Tuesday, December 06, 2016
With the small-cap sector on fire, management teams of emerging growth companies are making the rounds in money centers around the U.S., hoping for a warm reception. Leadership of the medical device developer Milestone Scientific (MLSS: Nasdaq) has joined the crowd, telling a story of turnaround and reinvigorated market penetration.
Friday, December 02, 2016
Metal detectors have built up quite a track record. We find them all sorts of places. Hobbyists use metal detectors to find hidden treasures. The promise of finding fortunes in the ground put metal detectors in the hand of prospectors. Technically they do not ‘detect’ metal at all. The devices we see being used on the beach to find loose change actually signal the presence of metal through the completion of an electrical circuit only made possible in the presence of metal.
The devices also guard the doors of public buildings and arm security officers in airports around the world, becoming the de facto weapon detection system worldwide. The political and social environment around the world today leaves us highly dependent upon these devices.
Yet metal detection technology has changed little over the decades. The first metal detector was invented in 1881 by Alexander Graham Bell. The president of the United States, James Garfield, had been shot and the bullet could not be located. The crude metal detection device was an attempt to find the elusive bullet. Bell’s invention was unsuccessful and Garfield died of blood poisoning and infection eleven weeks after being shot of blood. That set back did not stop the military from using similar devices to find bullets in the wounded during World War I and later for mine detection during World War II.
Military use eventually led widespread adoption for commercial security systems. Metal detectors are about to get the first big challenge in decades.
Tuesday, November 29, 2016
Unmanned aerial vehicles (UAVs) had their starting point in military exercises, carrying surveillance cameras and even bombs to sensitive sites. Drones as we have come to call them have also zoomed across the horizons of adventuresome consumers, who see sport and entertainment possibilities. However, drones offer time and cost savings, quality and accuracy in data gathering and safety to a host of scientists, engineers and infrastructure operators.
According to industry research firm Markets and Markets, the unmanned aerial market is estimated to be $13.2 billion in the current year and has the potential to reach $28.3 billion by 2022. A good share of the 13.5% compound annual growth is expected to be driven by new demand for agricultural and environmental applications. Indeed, Price Waterhouse Coopers estimates the addressable market for drones in the agriculture market alone could reach $32.2 billion by 2025. The PWC market size estimate seems to eclipse Markets and Markets figures. At least Markets and Markets agrees that agriculture is the dominant growth driver for UAVs, with an estimated 30% compound annual growth estimate for the this sector through 2022.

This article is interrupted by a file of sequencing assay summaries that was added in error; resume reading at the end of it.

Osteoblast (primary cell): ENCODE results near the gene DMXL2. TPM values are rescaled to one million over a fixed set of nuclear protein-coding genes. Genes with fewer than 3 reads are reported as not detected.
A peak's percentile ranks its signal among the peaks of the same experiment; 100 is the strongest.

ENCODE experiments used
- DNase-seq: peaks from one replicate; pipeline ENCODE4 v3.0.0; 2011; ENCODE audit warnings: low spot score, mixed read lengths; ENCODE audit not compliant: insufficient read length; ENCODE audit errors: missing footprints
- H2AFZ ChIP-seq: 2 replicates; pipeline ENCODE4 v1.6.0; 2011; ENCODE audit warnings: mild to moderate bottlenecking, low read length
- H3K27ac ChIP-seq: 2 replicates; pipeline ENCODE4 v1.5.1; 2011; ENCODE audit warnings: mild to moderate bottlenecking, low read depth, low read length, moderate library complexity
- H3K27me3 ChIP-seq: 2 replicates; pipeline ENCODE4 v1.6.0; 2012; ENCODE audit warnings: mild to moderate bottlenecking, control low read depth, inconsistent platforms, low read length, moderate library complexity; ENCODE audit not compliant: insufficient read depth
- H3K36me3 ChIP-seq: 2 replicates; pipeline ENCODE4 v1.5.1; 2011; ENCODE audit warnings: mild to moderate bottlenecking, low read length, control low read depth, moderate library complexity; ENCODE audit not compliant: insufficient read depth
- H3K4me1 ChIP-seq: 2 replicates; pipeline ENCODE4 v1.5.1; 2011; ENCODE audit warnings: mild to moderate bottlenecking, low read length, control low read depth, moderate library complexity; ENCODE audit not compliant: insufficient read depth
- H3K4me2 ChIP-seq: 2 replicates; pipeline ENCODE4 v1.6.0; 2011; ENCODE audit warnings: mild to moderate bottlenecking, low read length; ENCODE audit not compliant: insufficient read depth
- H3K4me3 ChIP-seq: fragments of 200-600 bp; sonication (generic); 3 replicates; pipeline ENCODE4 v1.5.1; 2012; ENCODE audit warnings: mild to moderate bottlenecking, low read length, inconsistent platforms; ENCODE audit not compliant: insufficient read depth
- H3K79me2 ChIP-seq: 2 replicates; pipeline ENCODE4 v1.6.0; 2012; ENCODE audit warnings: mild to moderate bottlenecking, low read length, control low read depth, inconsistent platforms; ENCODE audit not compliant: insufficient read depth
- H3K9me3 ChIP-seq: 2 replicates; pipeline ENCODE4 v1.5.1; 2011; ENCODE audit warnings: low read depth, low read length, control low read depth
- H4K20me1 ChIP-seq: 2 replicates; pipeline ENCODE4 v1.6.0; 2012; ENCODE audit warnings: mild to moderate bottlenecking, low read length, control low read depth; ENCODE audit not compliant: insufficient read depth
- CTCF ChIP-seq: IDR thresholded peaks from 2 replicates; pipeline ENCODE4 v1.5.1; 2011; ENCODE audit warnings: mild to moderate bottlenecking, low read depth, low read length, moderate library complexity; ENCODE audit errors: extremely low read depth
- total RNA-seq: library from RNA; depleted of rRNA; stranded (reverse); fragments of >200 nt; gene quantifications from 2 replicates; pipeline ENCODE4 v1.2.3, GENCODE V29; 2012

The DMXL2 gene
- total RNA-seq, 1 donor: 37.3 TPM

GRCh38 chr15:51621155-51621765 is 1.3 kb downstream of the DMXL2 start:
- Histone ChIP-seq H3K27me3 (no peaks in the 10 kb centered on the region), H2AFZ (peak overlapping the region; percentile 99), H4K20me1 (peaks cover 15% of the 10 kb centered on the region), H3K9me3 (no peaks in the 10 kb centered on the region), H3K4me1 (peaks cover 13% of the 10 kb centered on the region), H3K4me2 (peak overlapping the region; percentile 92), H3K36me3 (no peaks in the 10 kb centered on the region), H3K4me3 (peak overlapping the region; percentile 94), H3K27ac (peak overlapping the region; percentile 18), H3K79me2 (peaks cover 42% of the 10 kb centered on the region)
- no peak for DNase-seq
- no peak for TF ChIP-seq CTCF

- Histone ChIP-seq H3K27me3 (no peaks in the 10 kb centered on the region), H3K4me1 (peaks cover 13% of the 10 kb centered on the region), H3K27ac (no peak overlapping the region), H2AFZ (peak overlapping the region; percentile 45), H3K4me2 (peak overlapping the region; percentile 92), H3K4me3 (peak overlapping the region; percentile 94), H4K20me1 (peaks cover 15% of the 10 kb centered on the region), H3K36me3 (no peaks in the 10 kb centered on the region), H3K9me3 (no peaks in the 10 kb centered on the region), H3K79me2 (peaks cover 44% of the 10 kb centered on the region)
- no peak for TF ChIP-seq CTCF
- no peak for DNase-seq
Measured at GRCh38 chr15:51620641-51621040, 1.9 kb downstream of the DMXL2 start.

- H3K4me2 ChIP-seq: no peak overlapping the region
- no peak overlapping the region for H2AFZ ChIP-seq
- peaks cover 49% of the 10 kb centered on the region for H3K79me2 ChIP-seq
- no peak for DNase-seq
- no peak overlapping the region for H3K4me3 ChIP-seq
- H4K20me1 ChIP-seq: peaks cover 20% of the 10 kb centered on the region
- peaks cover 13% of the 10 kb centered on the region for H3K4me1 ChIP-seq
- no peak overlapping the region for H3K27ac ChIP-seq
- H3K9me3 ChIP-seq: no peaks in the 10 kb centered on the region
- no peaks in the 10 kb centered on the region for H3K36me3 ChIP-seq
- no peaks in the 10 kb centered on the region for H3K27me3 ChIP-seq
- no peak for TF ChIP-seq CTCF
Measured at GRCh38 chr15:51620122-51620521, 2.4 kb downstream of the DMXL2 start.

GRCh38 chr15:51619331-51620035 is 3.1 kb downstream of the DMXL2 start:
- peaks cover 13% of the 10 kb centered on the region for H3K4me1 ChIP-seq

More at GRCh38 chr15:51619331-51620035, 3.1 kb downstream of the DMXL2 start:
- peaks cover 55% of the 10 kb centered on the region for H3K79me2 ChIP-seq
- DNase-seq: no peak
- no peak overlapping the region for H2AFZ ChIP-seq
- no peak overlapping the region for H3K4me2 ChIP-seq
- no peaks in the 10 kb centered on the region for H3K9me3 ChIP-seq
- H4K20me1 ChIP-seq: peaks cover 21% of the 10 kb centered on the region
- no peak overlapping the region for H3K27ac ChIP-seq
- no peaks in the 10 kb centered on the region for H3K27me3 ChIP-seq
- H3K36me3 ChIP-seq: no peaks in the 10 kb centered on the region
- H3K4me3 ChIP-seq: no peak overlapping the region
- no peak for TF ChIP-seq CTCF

Friday, November 25, 2016
The November 8th post “Trident Winds Floats a Plan for Morro Bay” described plans for one of the first wind energy projects off the western shores of the U.S. Trident has perfected new technologies for a floating platform that makes possible the location of wind turbines in areas where ocean depths prohibit conventional wind turbines towers anchored to the sea floor. Investors interested in wind energy technology do not have to wait for Trident to prove out to get a stake in ‘floating offshore’ wind energy.
Based in Europe, SBM Offshore (SBMO: AEX) is a leader in the market for Floating Production Storage and Offloading platforms (FPSO). The company is part of a consortium of electric utility and technical firms to win a contract from the French government to build and operate a pilot floating wind farm. SBM Offshore will supply its proprietary floating system. Three Siemens 8-megawatt turbines will be installed on the platforms. The project is one of four being supported by French government programs, which have identified floating wind turbines as key to renewable energy production for France given the great ocean depths around the country.